British sign language (BSL) user’s gaze patterns between hands and face during online communication

Nez Parr, Biao Zeng

    Research output: Contribution to conferencePaperpeer-review

    12 Downloads (Pure)

    Abstract

    British Sign Language (BSL) uses various visual cues from hands, mouth, and facial expressions to convey information and communicate. During the lockdown, deaf people relied more on online BSL communication. This brings a challenge for most deaf people and calls for social inclusion in the cyberworld. This study used a free online eye-Tracker app and investigated how deaf people perceive BSL on the internet. A free view task was employed to explore gaze patterns when mouth and hand information was matched or unmatched. The study found 77.34% of gaze duration focused on face, while the mouth took 38.38% of the whole duration. In addition, results suggested that the mouth might play a primary role in conveying information when hand and mouth cues are incongruent.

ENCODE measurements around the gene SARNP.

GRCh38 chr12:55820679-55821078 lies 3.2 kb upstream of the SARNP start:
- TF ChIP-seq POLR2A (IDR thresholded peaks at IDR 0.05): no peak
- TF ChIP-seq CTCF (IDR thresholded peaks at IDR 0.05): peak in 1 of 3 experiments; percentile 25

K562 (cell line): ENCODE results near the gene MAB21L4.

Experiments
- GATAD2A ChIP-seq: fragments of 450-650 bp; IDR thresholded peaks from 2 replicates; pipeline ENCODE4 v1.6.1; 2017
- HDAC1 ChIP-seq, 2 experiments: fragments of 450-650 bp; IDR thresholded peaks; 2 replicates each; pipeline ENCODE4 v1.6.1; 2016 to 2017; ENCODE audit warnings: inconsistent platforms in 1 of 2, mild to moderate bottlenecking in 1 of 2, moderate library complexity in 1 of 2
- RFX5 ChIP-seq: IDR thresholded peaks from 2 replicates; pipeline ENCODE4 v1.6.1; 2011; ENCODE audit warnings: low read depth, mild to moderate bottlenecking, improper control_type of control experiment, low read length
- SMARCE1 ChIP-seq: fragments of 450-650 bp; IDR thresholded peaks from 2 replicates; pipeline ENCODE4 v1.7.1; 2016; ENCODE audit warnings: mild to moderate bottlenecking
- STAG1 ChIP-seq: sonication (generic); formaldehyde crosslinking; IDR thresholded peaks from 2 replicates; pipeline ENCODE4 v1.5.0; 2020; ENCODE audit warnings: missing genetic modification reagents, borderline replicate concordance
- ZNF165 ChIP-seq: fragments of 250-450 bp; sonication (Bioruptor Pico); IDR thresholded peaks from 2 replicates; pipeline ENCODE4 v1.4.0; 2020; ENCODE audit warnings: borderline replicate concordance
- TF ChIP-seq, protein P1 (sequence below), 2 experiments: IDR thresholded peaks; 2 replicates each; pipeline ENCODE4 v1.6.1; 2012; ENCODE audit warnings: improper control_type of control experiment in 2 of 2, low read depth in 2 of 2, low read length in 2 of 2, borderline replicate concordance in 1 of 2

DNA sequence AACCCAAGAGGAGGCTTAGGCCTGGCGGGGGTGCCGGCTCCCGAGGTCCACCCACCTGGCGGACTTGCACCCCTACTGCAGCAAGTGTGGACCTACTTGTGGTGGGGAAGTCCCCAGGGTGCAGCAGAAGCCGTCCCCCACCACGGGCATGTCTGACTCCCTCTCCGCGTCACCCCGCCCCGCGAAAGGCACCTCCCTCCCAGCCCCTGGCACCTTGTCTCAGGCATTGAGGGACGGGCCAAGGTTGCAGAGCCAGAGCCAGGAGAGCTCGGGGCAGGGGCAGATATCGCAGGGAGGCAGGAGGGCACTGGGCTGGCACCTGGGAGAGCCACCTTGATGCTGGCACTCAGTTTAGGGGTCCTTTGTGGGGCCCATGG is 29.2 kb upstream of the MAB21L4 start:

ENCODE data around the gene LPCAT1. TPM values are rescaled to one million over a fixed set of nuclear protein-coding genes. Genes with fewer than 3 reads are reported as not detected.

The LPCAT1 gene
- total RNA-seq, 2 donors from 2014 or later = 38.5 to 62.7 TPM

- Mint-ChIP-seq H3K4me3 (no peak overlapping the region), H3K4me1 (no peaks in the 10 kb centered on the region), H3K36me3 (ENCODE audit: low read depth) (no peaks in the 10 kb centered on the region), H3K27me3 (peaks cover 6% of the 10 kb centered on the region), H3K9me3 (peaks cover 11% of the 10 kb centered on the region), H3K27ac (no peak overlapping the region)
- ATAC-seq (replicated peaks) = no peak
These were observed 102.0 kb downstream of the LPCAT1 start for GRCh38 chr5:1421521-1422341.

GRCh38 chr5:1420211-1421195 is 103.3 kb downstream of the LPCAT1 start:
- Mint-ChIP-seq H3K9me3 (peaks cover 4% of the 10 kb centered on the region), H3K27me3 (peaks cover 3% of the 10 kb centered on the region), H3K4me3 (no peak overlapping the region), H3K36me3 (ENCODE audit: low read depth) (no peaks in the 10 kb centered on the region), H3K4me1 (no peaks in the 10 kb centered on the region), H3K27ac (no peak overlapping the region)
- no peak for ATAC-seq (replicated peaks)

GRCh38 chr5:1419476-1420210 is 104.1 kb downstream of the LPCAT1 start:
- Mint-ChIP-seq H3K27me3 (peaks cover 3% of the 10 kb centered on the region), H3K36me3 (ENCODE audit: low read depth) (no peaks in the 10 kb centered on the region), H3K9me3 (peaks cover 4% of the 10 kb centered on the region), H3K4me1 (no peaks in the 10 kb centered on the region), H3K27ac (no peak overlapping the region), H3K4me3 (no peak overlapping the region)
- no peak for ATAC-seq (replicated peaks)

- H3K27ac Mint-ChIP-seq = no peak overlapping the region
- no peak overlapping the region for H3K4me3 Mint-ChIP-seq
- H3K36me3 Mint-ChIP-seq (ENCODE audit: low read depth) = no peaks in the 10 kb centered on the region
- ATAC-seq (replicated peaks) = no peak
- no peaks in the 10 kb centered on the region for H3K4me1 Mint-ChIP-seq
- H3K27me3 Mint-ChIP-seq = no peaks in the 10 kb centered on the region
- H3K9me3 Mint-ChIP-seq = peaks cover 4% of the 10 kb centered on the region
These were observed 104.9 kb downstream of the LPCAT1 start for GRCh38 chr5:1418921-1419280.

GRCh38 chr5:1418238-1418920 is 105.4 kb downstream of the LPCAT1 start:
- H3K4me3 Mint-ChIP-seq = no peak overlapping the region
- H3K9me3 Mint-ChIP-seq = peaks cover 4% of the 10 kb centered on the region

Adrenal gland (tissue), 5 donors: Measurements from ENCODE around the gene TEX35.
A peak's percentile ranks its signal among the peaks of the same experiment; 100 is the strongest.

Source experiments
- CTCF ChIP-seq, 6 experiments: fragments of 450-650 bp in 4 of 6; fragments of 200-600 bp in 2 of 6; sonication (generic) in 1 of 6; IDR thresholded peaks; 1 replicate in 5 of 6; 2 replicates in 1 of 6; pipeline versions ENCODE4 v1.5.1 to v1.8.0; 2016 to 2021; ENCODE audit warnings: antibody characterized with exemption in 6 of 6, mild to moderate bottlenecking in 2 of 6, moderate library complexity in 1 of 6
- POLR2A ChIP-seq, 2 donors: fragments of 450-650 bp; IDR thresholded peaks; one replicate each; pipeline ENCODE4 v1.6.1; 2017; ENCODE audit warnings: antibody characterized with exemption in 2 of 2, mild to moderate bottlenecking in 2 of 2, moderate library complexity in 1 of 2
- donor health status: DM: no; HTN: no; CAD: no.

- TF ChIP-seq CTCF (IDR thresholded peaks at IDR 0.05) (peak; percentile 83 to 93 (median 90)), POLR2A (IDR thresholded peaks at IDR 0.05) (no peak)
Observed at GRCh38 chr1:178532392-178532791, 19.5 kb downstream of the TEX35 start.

Original languageEnglish
    Pages10-14
    Number of pages5
    DOIs
    Publication statusPublished - 21 Jun 2021
    EventWebSci’21 AI and Inclusion (AAI) Workshop -
    Duration: 22 Jun 2021 → …
    https://ai-and-inclusion.github.io/

    Workshop

    WorkshopWebSci’21 AI and Inclusion (AAI) Workshop
    Period22/06/21 → …
    Internet address

    Keywords

    • British sign language
    • Cyber communication
    • Deaf people
    • Eye tracking
    • Gaze duration

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